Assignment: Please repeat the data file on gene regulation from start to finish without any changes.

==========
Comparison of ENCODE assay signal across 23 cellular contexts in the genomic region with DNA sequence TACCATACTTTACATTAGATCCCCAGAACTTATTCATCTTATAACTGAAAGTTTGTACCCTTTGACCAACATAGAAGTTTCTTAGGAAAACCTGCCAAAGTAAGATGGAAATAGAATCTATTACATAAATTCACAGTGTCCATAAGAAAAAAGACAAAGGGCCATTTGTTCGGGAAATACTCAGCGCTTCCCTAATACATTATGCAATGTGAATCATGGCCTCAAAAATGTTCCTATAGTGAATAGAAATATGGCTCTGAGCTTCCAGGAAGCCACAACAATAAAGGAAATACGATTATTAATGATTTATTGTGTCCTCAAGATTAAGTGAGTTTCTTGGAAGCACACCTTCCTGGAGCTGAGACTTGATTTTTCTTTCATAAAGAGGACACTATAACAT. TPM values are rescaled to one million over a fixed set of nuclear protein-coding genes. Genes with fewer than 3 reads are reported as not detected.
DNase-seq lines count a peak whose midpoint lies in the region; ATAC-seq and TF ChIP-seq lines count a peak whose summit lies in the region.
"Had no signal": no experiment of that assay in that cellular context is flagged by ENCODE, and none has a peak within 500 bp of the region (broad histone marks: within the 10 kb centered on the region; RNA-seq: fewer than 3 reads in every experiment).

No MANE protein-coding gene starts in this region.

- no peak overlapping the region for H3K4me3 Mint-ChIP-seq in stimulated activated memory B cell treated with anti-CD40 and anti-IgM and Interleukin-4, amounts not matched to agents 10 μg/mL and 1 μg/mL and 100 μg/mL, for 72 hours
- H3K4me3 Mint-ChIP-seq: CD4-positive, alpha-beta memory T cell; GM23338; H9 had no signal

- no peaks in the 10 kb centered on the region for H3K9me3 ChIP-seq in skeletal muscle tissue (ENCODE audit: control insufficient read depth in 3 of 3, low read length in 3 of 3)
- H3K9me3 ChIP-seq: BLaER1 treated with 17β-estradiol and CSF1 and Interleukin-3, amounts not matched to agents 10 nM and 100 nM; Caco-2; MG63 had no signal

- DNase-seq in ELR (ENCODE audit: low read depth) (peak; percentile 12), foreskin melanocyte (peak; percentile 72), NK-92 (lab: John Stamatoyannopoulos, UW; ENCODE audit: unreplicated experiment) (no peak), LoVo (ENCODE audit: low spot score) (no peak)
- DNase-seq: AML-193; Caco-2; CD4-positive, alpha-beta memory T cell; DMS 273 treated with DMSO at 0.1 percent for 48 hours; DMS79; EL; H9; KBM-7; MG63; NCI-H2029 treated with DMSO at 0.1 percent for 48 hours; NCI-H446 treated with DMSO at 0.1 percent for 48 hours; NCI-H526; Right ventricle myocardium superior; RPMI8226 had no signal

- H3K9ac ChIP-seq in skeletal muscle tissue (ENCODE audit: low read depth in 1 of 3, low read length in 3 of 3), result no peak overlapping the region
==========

Comparison of ENCODE assay signal across 23 cellular contexts in the genomic region with DNA sequence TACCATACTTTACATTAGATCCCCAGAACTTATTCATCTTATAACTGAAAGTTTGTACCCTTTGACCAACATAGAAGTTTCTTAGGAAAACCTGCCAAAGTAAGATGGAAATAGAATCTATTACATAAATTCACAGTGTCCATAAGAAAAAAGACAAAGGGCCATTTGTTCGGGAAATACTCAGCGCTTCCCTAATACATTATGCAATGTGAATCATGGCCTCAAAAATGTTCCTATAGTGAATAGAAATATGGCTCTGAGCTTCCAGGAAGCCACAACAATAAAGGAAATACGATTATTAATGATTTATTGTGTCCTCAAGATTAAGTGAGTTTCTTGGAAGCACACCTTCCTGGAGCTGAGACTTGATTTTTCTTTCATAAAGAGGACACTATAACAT. TPM values are rescaled to one million over a fixed set of nuclear protein-coding genes. Genes with fewer than 3 reads are reported as not detected.
DNase-seq lines count a peak whose midpoint lies in the region; ATAC-seq and TF ChIP-seq lines count a peak whose summit lies in the region.
"Had no signal": no experiment of that assay in that cellular context is flagged by ENCODE, and none has a peak within 500 bp of the region (broad histone marks: within the 10 kb centered on the region; RNA-seq: fewer than 3 reads in every experiment).

No MANE protein-coding gene starts in this region.

- no peak overlapping the region for H3K4me3 Mint-ChIP-seq in stimulated activated memory B cell treated with anti-CD40 and anti-IgM and Interleukin-4, amounts not matched to agents 10 μg/mL and 1 μg/mL and 100 μg/mL, for 72 hours
- H3K4me3 Mint-ChIP-seq: CD4-positive, alpha-beta memory T cell; GM23338; H9 had no signal

- no peaks in the 10 kb centered on the region for H3K9me3 ChIP-seq in skeletal muscle tissue (ENCODE audit: control insufficient read depth in 3 of 3, low read length in 3 of 3)
- H3K9me3 ChIP-seq: BLaER1 treated with 17β-estradiol and CSF1 and Interleukin-3, amounts not matched to agents 10 nM and 100 nM; Caco-2; MG63 had no signal

- DNase-seq in ELR (ENCODE audit: low read depth) (peak; percentile 12), foreskin melanocyte (peak; percentile 72), NK-92 (lab: John Stamatoyannopoulos, UW; ENCODE audit: unreplicated experiment) (no peak), LoVo (ENCODE audit: low spot score) (no peak)
- DNase-seq: AML-193; Caco-2; CD4-positive, alpha-beta memory T cell; DMS 273 treated with DMSO at 0.1 percent for 48 hours; DMS79; EL; H9; KBM-7; MG63; NCI-H2029 treated with DMSO at 0.1 percent for 48 hours; NCI-H446 treated with DMSO at 0.1 percent for 48 hours; NCI-H526; Right ventricle myocardium superior; RPMI8226 had no signal

- H3K9ac ChIP-seq in skeletal muscle tissue (ENCODE audit: low read depth in 1 of 3, low read length in 3 of 3), result no peak overlapping the region